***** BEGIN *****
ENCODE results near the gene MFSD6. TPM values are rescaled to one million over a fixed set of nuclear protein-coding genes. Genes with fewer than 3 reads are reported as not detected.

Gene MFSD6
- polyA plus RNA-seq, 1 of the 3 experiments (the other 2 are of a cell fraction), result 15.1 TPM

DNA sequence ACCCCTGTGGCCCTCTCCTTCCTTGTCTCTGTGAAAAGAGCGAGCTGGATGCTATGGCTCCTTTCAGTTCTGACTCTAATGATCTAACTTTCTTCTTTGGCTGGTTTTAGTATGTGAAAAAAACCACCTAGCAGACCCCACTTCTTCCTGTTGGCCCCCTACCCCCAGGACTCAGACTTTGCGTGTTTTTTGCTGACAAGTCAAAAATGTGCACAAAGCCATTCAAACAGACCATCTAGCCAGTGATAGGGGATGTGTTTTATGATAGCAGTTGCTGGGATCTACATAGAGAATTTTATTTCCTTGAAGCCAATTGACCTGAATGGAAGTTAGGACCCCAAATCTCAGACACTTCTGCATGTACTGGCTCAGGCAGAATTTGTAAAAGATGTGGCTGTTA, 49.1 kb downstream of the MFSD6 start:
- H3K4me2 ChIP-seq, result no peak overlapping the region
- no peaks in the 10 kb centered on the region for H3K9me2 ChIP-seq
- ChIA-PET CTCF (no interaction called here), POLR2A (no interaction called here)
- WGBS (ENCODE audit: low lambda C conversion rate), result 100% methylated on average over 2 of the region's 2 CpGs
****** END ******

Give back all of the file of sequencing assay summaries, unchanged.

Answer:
ENCODE results near the gene MFSD6. TPM values are rescaled to one million over a fixed set of nuclear protein-coding genes. Genes with fewer than 3 reads are reported as not detected.

Gene MFSD6
- polyA plus RNA-seq, 1 of the 3 experiments (the other 2 are of a cell fraction), result 15.1 TPM

DNA sequence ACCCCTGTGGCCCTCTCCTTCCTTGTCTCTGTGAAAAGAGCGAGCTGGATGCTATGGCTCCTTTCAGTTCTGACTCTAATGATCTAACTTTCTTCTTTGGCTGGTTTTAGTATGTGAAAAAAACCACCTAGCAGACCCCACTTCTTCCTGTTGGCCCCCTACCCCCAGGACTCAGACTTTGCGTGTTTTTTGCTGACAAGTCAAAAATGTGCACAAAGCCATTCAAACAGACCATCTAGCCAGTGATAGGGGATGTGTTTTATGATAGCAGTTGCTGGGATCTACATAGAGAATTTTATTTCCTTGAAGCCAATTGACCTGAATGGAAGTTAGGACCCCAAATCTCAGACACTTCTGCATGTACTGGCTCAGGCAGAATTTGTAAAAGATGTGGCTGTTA, 49.1 kb downstream of the MFSD6 start:
- H3K4me2 ChIP-seq, result no peak overlapping the region
- no peaks in the 10 kb centered on the region for H3K9me2 ChIP-seq
- ChIA-PET CTCF (no interaction called here), POLR2A (no interaction called here)
- WGBS (ENCODE audit: low lambda C conversion rate), result 100% methylated on average over 2 of the region's 2 CpGs